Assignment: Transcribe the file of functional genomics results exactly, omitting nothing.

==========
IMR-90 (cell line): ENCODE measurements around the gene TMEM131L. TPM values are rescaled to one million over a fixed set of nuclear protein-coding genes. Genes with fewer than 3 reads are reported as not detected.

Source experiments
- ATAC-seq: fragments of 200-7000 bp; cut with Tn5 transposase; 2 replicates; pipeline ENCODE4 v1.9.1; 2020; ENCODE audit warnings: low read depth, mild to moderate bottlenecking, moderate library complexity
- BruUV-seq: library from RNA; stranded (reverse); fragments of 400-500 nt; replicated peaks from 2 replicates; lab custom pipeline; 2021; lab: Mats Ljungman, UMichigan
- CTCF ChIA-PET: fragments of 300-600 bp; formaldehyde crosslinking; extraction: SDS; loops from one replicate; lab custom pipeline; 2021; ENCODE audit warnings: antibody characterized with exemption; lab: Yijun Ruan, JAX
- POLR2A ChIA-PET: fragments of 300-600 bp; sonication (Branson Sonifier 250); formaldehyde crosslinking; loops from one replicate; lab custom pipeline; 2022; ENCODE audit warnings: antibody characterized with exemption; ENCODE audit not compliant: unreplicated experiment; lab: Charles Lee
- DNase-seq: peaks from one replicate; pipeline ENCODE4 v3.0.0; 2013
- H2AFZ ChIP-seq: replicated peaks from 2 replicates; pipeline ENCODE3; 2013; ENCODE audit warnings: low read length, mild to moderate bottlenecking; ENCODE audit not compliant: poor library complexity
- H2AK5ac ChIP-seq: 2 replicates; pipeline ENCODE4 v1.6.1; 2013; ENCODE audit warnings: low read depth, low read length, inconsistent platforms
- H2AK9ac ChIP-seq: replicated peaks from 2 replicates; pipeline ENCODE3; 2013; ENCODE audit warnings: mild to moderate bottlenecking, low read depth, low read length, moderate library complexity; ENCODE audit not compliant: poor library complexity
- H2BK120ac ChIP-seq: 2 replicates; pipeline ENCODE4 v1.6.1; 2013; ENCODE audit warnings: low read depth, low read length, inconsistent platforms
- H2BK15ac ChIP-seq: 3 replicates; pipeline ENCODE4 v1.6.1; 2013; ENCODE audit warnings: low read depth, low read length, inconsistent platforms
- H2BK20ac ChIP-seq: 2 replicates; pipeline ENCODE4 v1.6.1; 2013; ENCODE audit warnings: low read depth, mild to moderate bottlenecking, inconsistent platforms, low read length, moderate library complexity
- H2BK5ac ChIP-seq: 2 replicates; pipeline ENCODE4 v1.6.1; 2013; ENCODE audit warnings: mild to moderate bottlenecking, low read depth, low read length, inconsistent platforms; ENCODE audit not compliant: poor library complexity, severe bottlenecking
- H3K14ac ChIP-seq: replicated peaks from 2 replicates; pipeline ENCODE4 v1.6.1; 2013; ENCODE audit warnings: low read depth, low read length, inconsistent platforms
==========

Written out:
IMR-90 (cell line): ENCODE measurements around the gene TMEM131L. TPM values are rescaled to one million over a fixed set of nuclear protein-coding genes. Genes with fewer than 3 reads are reported as not detected.

Source experiments
- ATAC-seq: fragments of 200-7000 bp; cut with Tn5 transposase; 2 replicates; pipeline ENCODE4 v1.9.1; 2020; ENCODE audit warnings: low read depth, mild to moderate bottlenecking, moderate library complexity
- BruUV-seq: library from RNA; stranded (reverse); fragments of 400-500 nt; replicated peaks from 2 replicates; lab custom pipeline; 2021; lab: Mats Ljungman, UMichigan
- CTCF ChIA-PET: fragments of 300-600 bp; formaldehyde crosslinking; extraction: SDS; loops from one replicate; lab custom pipeline; 2021; ENCODE audit warnings: antibody characterized with exemption; lab: Yijun Ruan, JAX
- POLR2A ChIA-PET: fragments of 300-600 bp; sonication (Branson Sonifier 250); formaldehyde crosslinking; loops from one replicate; lab custom pipeline; 2022; ENCODE audit warnings: antibody characterized with exemption; ENCODE audit not compliant: unreplicated experiment; lab: Charles Lee
- DNase-seq: peaks from one replicate; pipeline ENCODE4 v3.0.0; 2013
- H2AFZ ChIP-seq: replicated peaks from 2 replicates; pipeline ENCODE3; 2013; ENCODE audit warnings: low read length, mild to moderate bottlenecking; ENCODE audit not compliant: poor library complexity
- H2AK5ac ChIP-seq: 2 replicates; pipeline ENCODE4 v1.6.1; 2013; ENCODE audit warnings: low read depth, low read length, inconsistent platforms
- H2AK9ac ChIP-seq: replicated peaks from 2 replicates; pipeline ENCODE3; 2013; ENCODE audit warnings: mild to moderate bottlenecking, low read depth, low read length, moderate library complexity; ENCODE audit not compliant: poor library complexity
- H2BK120ac ChIP-seq: 2 replicates; pipeline ENCODE4 v1.6.1; 2013; ENCODE audit warnings: low read depth, low read length, inconsistent platforms
- H2BK15ac ChIP-seq: 3 replicates; pipeline ENCODE4 v1.6.1; 2013; ENCODE audit warnings: low read depth, low read length, inconsistent platforms
- H2BK20ac ChIP-seq: 2 replicates; pipeline ENCODE4 v1.6.1; 2013; ENCODE audit warnings: low read depth, mild to moderate bottlenecking, inconsistent platforms, low read length, moderate library complexity
- H2BK5ac ChIP-seq: 2 replicates; pipeline ENCODE4 v1.6.1; 2013; ENCODE audit warnings: mild to moderate bottlenecking, low read depth, low read length, inconsistent platforms; ENCODE audit not compliant: poor library complexity, severe bottlenecking
- H3K14ac ChIP-seq: replicated peaks from 2 replicates; pipeline ENCODE4 v1.6.1; 2013; ENCODE audit warnings: low read depth, low read length, inconsistent platforms